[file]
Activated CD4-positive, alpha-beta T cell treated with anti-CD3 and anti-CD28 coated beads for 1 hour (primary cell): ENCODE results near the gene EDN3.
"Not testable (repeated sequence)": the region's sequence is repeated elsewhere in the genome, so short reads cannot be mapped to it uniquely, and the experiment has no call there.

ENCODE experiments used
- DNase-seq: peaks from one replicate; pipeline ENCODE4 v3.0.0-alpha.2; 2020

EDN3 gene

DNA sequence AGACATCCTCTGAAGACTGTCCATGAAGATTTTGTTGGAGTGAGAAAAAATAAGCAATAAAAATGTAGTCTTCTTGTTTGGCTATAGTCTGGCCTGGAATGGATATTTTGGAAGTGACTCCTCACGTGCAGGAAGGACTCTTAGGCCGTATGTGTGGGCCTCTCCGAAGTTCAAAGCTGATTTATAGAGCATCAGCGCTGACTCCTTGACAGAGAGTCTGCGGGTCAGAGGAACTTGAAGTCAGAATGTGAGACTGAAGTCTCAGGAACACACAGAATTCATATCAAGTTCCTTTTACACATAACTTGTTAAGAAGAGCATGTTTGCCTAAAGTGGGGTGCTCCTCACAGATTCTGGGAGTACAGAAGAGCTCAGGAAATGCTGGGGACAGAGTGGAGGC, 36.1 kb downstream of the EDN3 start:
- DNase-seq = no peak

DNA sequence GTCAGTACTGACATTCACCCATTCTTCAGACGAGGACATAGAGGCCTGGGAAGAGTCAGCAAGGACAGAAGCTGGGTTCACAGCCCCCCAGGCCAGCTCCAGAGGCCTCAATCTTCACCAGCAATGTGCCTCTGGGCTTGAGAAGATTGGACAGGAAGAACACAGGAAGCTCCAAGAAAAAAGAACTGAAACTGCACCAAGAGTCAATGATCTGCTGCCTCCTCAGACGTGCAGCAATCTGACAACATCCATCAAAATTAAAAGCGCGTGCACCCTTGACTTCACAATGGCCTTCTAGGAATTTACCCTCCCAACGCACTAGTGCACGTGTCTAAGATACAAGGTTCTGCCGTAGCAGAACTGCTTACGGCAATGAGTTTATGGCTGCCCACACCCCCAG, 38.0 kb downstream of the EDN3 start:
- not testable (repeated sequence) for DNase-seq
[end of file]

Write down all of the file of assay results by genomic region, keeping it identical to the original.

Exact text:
Activated CD4-positive, alpha-beta T cell treated with anti-CD3 and anti-CD28 coated beads for 1 hour (primary cell): ENCODE results near the gene EDN3.
"Not testable (repeated sequence)": the region's sequence is repeated elsewhere in the genome, so short reads cannot be mapped to it uniquely, and the experiment has no call there.

ENCODE experiments used
- DNase-seq: peaks from one replicate; pipeline ENCODE4 v3.0.0-alpha.2; 2020

EDN3 gene

DNA sequence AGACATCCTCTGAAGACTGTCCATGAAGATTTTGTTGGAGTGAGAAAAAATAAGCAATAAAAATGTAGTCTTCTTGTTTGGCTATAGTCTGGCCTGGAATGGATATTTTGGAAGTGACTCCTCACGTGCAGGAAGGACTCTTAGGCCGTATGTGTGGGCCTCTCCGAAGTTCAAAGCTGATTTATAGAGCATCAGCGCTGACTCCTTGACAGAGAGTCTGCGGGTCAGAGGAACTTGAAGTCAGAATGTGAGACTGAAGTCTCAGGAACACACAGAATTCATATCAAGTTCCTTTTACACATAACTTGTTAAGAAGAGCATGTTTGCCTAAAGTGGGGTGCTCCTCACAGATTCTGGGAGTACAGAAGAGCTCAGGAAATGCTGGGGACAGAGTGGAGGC, 36.1 kb downstream of the EDN3 start:
- DNase-seq = no peak

DNA sequence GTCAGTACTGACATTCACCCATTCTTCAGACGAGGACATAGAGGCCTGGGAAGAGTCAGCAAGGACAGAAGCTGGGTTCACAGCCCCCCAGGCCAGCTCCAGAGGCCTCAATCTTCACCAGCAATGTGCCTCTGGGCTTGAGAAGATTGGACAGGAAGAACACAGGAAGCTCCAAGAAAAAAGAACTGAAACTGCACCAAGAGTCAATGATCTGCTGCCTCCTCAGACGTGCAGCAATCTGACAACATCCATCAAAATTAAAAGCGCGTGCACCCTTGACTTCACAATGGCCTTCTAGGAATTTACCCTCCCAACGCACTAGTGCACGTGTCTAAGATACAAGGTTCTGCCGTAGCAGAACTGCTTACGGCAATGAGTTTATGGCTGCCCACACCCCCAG, 38.0 kb downstream of the EDN3 start:
- not testable (repeated sequence) for DNase-seq